Another important asymmetry is that while Gazans live in enforced poverty, if also with the dignity afforded by their strong family relationships, Israel has fully embraced a ‘free-market’, high-tech developmental path championed by Silicon Valley. To give just one measure of the disparity, employees in Israel’s high-tech sector doubled between 2012 and 2022. A significant part of this booming sector is oriented towards military and security concerns, with Israel becoming a major exporter of high-tech tools of war and domestic ‘securitisation’—commodities tested in ‘The Palestine Laboratory’, to use the title of Anthony Lowenstein’s recent book.
In 2010, UK Tory prime minister David Cameron famously described Gaza as a ‘prison camp’, which captures something of the dynamic of the besieged enclave but also suggests that there is some judicially applied legal punishment being delivered. Rather, a colonial power and its military have permanently interned the people of Gaza, who have committed no crime other than to be the Indigenous people of a stolen country and refugee reminders of the initial ethnic cleansing that gave birth to Israel in 1948.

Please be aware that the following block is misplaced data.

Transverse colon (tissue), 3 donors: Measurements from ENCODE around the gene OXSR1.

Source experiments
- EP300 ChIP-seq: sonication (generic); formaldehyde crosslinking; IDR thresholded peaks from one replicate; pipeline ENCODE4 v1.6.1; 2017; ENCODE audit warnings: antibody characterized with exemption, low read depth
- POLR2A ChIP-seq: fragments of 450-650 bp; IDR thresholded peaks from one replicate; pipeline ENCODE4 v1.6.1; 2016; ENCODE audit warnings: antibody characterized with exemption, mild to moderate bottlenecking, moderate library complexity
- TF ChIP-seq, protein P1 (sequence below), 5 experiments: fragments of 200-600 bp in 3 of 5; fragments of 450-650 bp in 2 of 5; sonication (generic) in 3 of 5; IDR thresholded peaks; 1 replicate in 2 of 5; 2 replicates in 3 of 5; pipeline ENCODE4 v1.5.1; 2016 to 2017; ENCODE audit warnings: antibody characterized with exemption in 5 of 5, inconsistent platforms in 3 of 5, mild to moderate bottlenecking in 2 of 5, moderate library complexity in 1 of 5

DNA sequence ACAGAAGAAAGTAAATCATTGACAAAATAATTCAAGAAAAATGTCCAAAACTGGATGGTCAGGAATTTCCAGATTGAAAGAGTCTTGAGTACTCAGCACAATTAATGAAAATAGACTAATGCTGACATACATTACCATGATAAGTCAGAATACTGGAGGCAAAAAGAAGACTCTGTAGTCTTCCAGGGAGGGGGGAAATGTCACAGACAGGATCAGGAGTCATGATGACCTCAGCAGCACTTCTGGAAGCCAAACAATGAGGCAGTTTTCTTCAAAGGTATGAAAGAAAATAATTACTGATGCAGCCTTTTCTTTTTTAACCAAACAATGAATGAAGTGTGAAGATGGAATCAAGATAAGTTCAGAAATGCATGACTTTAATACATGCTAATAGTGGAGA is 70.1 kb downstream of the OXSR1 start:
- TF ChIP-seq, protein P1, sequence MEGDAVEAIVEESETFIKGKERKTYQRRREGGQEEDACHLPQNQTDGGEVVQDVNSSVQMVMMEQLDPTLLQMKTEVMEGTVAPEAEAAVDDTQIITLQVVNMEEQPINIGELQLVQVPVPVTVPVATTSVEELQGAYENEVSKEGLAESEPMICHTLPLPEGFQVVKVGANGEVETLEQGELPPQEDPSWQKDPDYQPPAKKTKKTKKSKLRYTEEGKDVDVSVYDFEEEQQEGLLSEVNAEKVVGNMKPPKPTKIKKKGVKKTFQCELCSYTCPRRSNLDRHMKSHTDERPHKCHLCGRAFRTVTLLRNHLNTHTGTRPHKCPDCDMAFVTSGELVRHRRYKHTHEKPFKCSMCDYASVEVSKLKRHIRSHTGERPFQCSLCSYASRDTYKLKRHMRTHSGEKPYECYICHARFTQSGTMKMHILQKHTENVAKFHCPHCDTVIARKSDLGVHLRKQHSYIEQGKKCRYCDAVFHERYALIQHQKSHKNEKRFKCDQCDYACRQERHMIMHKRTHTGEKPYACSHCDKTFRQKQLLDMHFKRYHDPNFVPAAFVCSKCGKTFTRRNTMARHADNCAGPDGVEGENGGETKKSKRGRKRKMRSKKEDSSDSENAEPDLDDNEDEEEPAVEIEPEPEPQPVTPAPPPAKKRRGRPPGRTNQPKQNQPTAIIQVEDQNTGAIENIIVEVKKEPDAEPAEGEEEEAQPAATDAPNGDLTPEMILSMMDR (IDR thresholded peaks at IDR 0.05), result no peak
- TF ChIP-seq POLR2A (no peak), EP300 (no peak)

In 2003, critical Israeli sociologist Baruch Kimmerling more aptly described Gaza as the ‘largest concentration camp ever to exist’. This was not hyperbole: he used the concept precisely. But we can go further. Israel now seems set to expel the inhabitants of the Gazan concentration camp, if they can. Raz Segal, an Israeli historian who directs the Holocaust and Genocide Studies program at Stockton University, offers the still more chilling description of Israel’s siege and massacres it has carried out in Gaza as ‘a textbook case of genocide’. Again, this commentator is not treating the matter lightly. Rather, he draws on the definition established in Article II of the Genocide Convention and applies it fairly. He notes that ‘Israel’s genocidal assault on Gaza is quite explicit, open, and unashamed’, with this being distinct in the history of genocide, though not unique.